is that they are not usually “air conditioned” and none too comfortable. However, it does give you
that “local” feel. Taxis are also readily available.
The Beaches

Margarita Island boasts many beautiful beaches that cater for all types. If you want to surf, there
are beaches that offer this or if you prefer a more gentile pace of life, and want to just relax and
read, there are beaches for that also.
Playa El Agua is by far the most popular. This is a 4.5 KM long stretch of white sand with
moderate to rough surf, backed by palm trees and a broad selection of restaurants and shops.
The current here is deceptive, so even the most accomplished swimmer should take care. Jet
skis and ultra lights are available here.




Playa Parguito has begun to rival El Agua in terms of popularity. Both of these beaches can get
packed on weekends and during peak periods. To the south and north of Playa El Agua, you'll
find beaches such as Manzanillo, El Tirano, Cardón, Zaragoza and Guacuco, all very nice and
less developed. Guacuco is a favorite, but the others are lovely also.
On the northern coast of Margarita you will find a string of excellent and less-developed beaches,
including Playa Caribe, Playa Pedro González, and Playa Puerto Viejo. These are some of my
favorite beaches on Margarita, and they are building up fast. Those looking for solitude should
head to the still-undeveloped beaches that ring the Macanao Peninsula.
More popular beaches offer lounge chairs and beach umbrella for rental from $2 to $4 per day. A
worthwhile investment, if you want some comfort, cool shade, and additional protection from the
sun.

National Parks




La Restinga National Park -- This 10,700-hectare (26,429-acre) park encompasses a zone of
mangroves, marshland, sandbar, and coral-sand beaches making a natural land bridge between
the two islands that today are Isla de Margarita. A visit to the park usually involves a boat tour
through the mangroves, followed by some beach time. You'll find some simple beachside
restaurants and souvenir stands here.

The bird-watching is excellent in the mangroves, and the park's beach is renowned for its supply
of seashells. At the park entrance you'll have to pay a $1 entrance fee and then walk to the
nearby pier, where there are scores of boats waiting to take you on a tour. The boats charge $4
to $10 per person, depending on the size of your group. The trip through the mangroves usually
lasts between 30 minutes and 1 hour, at which point you will be left at the beach. It’s a good idea
to have your “ride” pre-arranged to take you back.

The Island of Coche & Cubagua


The entire state of Nueva Esparta is made up of Isla de Margarita and two much smaller
neighboring islands, Isla Coche and Isla Cubagua. The pearl beds off these two islands were
major sources of wealth during the colonial period. Both islands are popular destinations for day
cruises, which will take you to their pristine and nearly deserted beaches. Coche is very very hot,
so be aware. Day tours by small cruise ships and converted fishing boats are common.

Los Roques,Canaima and Angel Falls
By far the most popular excursions from Margarita are to either Los Roques or Canaima and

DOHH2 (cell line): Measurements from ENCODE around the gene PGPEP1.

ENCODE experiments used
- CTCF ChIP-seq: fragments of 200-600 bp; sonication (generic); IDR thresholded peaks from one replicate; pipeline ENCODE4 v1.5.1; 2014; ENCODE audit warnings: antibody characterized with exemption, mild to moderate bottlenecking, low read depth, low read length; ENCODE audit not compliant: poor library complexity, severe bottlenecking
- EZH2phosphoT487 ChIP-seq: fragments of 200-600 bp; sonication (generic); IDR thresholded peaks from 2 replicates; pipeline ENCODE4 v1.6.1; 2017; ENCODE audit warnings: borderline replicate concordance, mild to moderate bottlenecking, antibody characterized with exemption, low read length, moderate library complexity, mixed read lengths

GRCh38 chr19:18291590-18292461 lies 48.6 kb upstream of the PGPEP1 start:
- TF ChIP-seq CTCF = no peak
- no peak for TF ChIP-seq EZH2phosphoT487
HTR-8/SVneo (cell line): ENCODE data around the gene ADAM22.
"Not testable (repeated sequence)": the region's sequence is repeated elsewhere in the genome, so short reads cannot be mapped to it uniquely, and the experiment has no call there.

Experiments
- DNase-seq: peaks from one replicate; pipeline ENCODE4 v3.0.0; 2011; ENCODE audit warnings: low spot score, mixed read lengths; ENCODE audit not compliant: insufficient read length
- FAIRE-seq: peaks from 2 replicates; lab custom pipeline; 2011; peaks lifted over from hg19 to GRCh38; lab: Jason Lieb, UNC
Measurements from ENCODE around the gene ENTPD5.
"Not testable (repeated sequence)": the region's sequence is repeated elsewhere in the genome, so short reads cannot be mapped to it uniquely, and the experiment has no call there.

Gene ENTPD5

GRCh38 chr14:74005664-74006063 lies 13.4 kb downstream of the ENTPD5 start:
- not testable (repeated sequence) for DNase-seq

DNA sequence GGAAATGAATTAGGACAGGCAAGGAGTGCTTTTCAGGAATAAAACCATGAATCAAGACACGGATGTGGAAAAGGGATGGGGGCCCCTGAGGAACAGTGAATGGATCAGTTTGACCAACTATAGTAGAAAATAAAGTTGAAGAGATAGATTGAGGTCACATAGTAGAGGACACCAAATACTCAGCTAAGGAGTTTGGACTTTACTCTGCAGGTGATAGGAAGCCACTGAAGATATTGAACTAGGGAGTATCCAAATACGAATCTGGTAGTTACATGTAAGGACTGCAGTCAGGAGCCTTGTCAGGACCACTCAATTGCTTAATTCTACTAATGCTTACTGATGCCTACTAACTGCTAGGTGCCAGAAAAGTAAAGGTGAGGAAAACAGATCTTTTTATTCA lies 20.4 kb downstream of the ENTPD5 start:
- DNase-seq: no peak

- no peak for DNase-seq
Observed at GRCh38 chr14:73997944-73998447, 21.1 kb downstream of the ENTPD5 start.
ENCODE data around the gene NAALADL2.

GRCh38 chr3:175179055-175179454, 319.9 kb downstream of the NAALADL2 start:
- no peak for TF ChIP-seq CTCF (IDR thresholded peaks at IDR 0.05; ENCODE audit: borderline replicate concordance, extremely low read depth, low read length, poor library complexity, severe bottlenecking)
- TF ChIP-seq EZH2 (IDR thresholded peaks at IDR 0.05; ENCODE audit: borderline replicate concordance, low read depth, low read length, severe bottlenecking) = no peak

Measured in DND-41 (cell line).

Angel Falls. There are many tour companies that provide trips to these destinations, most of
which require overnight stays. Prices vary, so shop around.

Biking
Margarita is a good place to rent a bike for exploring, but do be careful of the sun. Distances
between towns and beaches can quickly become more daunting than you might expect.

Cruises & Sailboat Charters
With the constant trade winds and translucent turquoise waters, Margarita is a great place to sail.
A host of charter vessels anchor in the Pampatar harbor and other protected anchorages and
bays around Margarita. The fleet fluctuates seasonally, but a sailboat is always available for a
day cruise or multiday charter. Again, shop around for the best prices.

Fishing
The waters off Margarita Island offer excellent fishing grounds. A day's catch might include any
combination of tuna, dorado, marlin, and sailfish. You can hire a guide and a boat for the day,
with lunch and beverages, for between $300 and $1,200, depending on the size of the boat.

Golf




At the moment there is only one golf course operating on the Island. This is located at the
Hesperia’s hotel called Isla Bonita. The course is poor by European standards and is in need of
maintenance and water, and is also a journey of about 30 minutes from Porlamar. It is however a
way of getting your golfing “fix”. There is a brand new golf course called Margarita Golf Country
Club, located in the centre near the hotel Hilton. It is very impressive in comparison to the other
and although not officially open until November, people are playing there.
Casinos
“Lady luck” maybe smiling on you, so try out the casinos at either the Laguna Mar resort, or at the
Hotel Hilton.

Bingo
Bingo is “massive” here, with many places to play. All will be in Spanish however, so practice
those numbers!!!




Horseback Riding
A great way to explore, and a few places do offer this.

Jeep Tours
These full day tours are very popular and usually involve being picked up and dropped at your
hotel. Price includes food and drink and they are usually great fun. They do tend to “pack em in”,
so comfort is not going to be top of the agenda.




Scuba Diving & Snorkeling
As this is the Caribbean, count on some good snorkeling and scuba diving on and around
Margarita Island.

Ultra light Flights
Several pilots and companies offer ultra light flights over and around the island.

Surfing
Playa el Agua and Playa Parguito are probably the best beaches for this.
Windsurfing
Although you can rent a Windsurfer on many of the beaches on Margarita, Playa El Yaque, on
the southern end of the island near the airport, is the Mecca for windsurfers. World champions
come here, so it must be good.

Shopping
You can literally “shop till you drop” here. Numerous designer shops and boutiques will satisfy
even the most professional shopper amongst you.


With all this and sunshine as well, what more could you wish for !!!!